The Core Beliefs that Sabotage Us

Core beliefs underlie all our thoughts, feelings and actions. Identifying and then challenging these beliefs can not only change how we feel but also transform our approach to life. Assumed to be true, core beliefs often go unnoticed and unchallenged. Through identifying automatic thoughts, we can sometimes uncover the main beliefs that underlie our personalities.

Some core beliefs serve us well, and some don’t. In fact, they affect our lives adversely because we create what we believe. Core beliefs can arise from childhood experiences, inherited attitudes and cultural influences. They can be so deeply entrenched in our psyches that they can be difficult to perceive and change. As many of my clients know, in a coaching session I always have my antennae out for these underlying beliefs. I list below the most common core beliefs that can sabotage us. You may want to read the following descriptions and determine whether any seem characteristic of your personality, and you may be able to relate the belief to a childhood experience or environmental factors. Awareness is the first step to healing.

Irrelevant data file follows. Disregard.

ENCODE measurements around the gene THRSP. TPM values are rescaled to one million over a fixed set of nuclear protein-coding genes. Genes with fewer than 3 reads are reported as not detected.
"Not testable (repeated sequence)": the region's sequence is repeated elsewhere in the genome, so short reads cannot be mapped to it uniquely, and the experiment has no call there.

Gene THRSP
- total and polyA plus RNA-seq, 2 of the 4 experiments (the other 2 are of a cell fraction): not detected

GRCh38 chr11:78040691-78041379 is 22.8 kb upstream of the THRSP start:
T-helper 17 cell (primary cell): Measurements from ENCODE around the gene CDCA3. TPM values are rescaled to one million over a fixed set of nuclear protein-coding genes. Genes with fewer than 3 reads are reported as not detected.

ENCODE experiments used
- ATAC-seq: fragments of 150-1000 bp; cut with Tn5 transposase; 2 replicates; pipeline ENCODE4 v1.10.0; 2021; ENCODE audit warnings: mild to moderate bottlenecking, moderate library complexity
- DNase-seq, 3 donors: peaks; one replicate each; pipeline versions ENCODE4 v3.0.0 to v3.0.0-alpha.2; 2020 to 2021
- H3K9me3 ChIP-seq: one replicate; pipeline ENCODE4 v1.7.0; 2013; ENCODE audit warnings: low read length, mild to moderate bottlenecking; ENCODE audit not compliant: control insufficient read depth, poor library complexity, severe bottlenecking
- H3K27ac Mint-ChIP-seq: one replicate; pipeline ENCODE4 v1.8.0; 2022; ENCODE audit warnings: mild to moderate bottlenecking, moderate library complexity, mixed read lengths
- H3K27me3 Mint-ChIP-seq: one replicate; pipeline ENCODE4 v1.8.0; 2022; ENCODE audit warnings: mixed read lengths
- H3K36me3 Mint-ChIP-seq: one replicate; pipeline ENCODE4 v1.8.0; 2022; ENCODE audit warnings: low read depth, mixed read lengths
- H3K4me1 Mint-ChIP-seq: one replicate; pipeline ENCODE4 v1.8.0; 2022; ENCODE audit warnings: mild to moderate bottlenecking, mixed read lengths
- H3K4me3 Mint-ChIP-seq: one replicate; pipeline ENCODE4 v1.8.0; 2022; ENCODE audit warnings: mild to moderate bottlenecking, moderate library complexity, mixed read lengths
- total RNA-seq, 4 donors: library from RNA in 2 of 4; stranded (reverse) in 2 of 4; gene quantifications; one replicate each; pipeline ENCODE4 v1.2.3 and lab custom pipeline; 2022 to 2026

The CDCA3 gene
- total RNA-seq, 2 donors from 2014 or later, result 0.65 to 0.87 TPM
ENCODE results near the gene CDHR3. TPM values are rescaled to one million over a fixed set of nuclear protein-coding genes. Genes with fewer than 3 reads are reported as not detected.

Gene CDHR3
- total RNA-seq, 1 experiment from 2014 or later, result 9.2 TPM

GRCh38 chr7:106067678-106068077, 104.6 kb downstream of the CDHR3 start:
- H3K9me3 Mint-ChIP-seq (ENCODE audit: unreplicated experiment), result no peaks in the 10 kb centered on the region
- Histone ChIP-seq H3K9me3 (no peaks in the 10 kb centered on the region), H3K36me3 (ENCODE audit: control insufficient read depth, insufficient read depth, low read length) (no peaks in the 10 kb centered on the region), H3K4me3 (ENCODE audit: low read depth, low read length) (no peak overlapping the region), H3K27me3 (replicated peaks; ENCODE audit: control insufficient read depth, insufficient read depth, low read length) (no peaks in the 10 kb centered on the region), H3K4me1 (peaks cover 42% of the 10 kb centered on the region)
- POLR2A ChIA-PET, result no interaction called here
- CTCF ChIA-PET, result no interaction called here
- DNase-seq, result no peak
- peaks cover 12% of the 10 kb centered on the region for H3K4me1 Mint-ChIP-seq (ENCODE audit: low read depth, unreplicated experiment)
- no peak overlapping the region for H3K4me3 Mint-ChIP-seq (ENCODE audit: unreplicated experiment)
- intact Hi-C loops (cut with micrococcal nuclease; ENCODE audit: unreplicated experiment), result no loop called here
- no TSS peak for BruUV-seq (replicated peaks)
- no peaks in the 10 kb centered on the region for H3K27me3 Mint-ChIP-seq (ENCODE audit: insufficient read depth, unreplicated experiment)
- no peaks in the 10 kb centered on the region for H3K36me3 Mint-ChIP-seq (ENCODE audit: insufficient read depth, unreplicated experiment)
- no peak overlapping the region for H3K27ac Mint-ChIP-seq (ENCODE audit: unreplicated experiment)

Defectiveness

Beliefs about defectiveness reflect a general sense that we are inherently flawed, incompetent or inferior. People who maintain thoughts characteristic of a defective core belief withdraw from close relationships in fear that others may discover that they are inherently bad. Thoughts that come from a belief we are defective may be: ·

  • I’m not good enough
  • I’m inferior
  • I’m stupid
  • I’m useless
  • I’m unattractive
  • I always get it wrong
  • I don’t measure up
  • I’m a failure

Unlovable

When we believe we are unlovable, we may feel we don’t belong and question whether we deserve love or can be loved. We may withdraw from relationships or maintain superficial friendships to avoid the suspected pain that will arise when we are “found out” and, inevitably rejected. This belief can lead to significant feelings of loneliness even in the presence of others. Some related thoughts will be: ·

  • I’m not lovable
  • I’m always left out
  • I’m not important
  • I don’t matter
  • I’m bound to be rejected